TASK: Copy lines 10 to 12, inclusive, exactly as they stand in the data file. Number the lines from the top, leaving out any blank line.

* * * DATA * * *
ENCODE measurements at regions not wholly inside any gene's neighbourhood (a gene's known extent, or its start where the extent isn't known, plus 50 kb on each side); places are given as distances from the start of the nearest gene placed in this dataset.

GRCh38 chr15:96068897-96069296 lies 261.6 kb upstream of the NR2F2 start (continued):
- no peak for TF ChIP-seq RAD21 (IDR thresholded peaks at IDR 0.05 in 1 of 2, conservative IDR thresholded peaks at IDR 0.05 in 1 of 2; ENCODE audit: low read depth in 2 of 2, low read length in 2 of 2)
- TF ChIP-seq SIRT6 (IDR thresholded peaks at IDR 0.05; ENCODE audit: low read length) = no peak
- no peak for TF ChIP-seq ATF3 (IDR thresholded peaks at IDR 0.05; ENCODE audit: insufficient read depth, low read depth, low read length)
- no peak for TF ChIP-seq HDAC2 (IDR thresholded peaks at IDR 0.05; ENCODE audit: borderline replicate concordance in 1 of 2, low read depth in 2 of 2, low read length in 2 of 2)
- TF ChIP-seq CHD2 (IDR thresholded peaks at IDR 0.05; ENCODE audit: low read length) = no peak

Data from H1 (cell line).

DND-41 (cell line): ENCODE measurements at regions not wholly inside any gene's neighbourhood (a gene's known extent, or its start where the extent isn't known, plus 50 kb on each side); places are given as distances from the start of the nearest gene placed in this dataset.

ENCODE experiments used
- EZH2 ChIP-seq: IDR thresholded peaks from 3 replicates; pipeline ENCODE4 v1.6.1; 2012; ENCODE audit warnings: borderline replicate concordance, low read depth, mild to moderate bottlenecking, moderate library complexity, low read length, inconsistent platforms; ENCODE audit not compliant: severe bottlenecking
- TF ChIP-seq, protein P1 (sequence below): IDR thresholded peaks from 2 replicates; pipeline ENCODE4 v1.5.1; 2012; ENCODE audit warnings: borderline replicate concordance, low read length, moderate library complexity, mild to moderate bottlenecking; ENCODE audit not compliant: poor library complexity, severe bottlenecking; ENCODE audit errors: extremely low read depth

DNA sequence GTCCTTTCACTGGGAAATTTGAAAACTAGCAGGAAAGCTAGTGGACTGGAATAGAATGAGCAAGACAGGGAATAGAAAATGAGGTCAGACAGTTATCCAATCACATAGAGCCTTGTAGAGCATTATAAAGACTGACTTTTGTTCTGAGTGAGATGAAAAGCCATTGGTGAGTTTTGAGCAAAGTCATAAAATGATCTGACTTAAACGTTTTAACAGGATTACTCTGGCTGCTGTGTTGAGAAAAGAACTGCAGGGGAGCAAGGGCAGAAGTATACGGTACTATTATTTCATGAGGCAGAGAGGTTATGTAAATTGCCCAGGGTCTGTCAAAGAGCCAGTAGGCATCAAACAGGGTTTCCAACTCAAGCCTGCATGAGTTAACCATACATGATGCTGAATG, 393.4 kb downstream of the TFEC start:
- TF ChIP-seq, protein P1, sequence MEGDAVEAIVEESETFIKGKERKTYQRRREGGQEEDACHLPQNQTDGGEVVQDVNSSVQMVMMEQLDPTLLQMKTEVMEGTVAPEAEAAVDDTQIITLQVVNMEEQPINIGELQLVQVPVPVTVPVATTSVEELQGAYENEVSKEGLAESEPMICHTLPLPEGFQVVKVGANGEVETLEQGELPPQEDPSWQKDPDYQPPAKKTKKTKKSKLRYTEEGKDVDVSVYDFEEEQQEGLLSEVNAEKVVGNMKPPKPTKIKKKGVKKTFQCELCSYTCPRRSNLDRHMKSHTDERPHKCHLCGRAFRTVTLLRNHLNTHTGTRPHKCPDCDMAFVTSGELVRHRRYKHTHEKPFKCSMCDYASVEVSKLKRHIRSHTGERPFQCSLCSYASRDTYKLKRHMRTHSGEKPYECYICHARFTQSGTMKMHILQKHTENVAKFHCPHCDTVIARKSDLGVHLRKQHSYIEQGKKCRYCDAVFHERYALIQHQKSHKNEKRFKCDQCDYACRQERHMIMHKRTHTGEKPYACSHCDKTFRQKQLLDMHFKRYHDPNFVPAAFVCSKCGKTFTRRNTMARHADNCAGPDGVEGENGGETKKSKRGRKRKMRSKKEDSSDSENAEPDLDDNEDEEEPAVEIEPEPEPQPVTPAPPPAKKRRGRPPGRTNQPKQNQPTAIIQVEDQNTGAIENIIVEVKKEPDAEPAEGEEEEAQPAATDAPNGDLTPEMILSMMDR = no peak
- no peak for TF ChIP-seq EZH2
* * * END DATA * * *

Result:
ENCODE experiments used
- EZH2 ChIP-seq: IDR thresholded peaks from 3 replicates; pipeline ENCODE4 v1.6.1; 2012; ENCODE audit warnings: borderline replicate concordance, low read depth, mild to moderate bottlenecking, moderate library complexity, low read length, inconsistent platforms; ENCODE audit not compliant: severe bottlenecking
- TF ChIP-seq, protein P1 (sequence below): IDR thresholded peaks from 2 replicates; pipeline ENCODE4 v1.5.1; 2012; ENCODE audit warnings: borderline replicate concordance, low read length, moderate library complexity, mild to moderate bottlenecking; ENCODE audit not compliant: poor library complexity, severe bottlenecking; ENCODE audit errors: extremely low read depth